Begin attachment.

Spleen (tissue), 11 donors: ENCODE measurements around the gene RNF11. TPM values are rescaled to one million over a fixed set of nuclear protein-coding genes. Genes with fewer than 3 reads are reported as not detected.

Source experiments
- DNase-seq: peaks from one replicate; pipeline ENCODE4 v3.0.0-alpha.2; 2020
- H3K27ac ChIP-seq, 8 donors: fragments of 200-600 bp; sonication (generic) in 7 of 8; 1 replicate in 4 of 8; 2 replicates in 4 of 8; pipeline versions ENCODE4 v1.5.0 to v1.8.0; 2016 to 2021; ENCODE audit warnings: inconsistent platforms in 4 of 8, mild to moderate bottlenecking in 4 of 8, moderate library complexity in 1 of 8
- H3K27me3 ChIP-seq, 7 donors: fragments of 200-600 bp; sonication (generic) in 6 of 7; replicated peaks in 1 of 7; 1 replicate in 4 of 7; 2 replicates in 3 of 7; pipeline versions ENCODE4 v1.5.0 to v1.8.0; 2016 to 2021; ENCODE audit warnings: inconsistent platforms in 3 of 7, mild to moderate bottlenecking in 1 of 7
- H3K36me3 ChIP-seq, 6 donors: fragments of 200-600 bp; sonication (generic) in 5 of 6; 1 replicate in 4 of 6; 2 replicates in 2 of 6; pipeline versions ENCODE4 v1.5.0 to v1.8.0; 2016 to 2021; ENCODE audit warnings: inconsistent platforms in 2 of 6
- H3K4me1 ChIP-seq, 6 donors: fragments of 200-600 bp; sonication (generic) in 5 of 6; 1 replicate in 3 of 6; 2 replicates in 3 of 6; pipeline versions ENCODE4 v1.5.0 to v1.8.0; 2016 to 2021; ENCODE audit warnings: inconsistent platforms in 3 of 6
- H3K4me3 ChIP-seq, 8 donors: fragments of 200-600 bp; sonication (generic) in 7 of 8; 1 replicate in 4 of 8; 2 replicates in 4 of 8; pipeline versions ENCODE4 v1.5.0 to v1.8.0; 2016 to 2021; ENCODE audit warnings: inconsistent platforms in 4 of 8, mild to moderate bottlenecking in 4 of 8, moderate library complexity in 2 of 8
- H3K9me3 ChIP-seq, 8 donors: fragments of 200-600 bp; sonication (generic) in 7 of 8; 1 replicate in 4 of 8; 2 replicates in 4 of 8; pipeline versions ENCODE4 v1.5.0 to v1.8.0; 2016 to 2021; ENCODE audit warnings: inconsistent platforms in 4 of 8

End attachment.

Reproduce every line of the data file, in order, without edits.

Spleen (tissue), 11 donors: ENCODE measurements around the gene RNF11. TPM values are rescaled to one million over a fixed set of nuclear protein-coding genes. Genes with fewer than 3 reads are reported as not detected.

Source experiments
- DNase-seq: peaks from one replicate; pipeline ENCODE4 v3.0.0-alpha.2; 2020
- H3K27ac ChIP-seq, 8 donors: fragments of 200-600 bp; sonication (generic) in 7 of 8; 1 replicate in 4 of 8; 2 replicates in 4 of 8; pipeline versions ENCODE4 v1.5.0 to v1.8.0; 2016 to 2021; ENCODE audit warnings: inconsistent platforms in 4 of 8, mild to moderate bottlenecking in 4 of 8, moderate library complexity in 1 of 8
- H3K27me3 ChIP-seq, 7 donors: fragments of 200-600 bp; sonication (generic) in 6 of 7; replicated peaks in 1 of 7; 1 replicate in 4 of 7; 2 replicates in 3 of 7; pipeline versions ENCODE4 v1.5.0 to v1.8.0; 2016 to 2021; ENCODE audit warnings: inconsistent platforms in 3 of 7, mild to moderate bottlenecking in 1 of 7
- H3K36me3 ChIP-seq, 6 donors: fragments of 200-600 bp; sonication (generic) in 5 of 6; 1 replicate in 4 of 6; 2 replicates in 2 of 6; pipeline versions ENCODE4 v1.5.0 to v1.8.0; 2016 to 2021; ENCODE audit warnings: inconsistent platforms in 2 of 6
- H3K4me1 ChIP-seq, 6 donors: fragments of 200-600 bp; sonication (generic) in 5 of 6; 1 replicate in 3 of 6; 2 replicates in 3 of 6; pipeline versions ENCODE4 v1.5.0 to v1.8.0; 2016 to 2021; ENCODE audit warnings: inconsistent platforms in 3 of 6
- H3K4me3 ChIP-seq, 8 donors: fragments of 200-600 bp; sonication (generic) in 7 of 8; 1 replicate in 4 of 8; 2 replicates in 4 of 8; pipeline versions ENCODE4 v1.5.0 to v1.8.0; 2016 to 2021; ENCODE audit warnings: inconsistent platforms in 4 of 8, mild to moderate bottlenecking in 4 of 8, moderate library complexity in 2 of 8
- H3K9me3 ChIP-seq, 8 donors: fragments of 200-600 bp; sonication (generic) in 7 of 8; 1 replicate in 4 of 8; 2 replicates in 4 of 8; pipeline versions ENCODE4 v1.5.0 to v1.8.0; 2016 to 2021; ENCODE audit warnings: inconsistent platforms in 4 of 8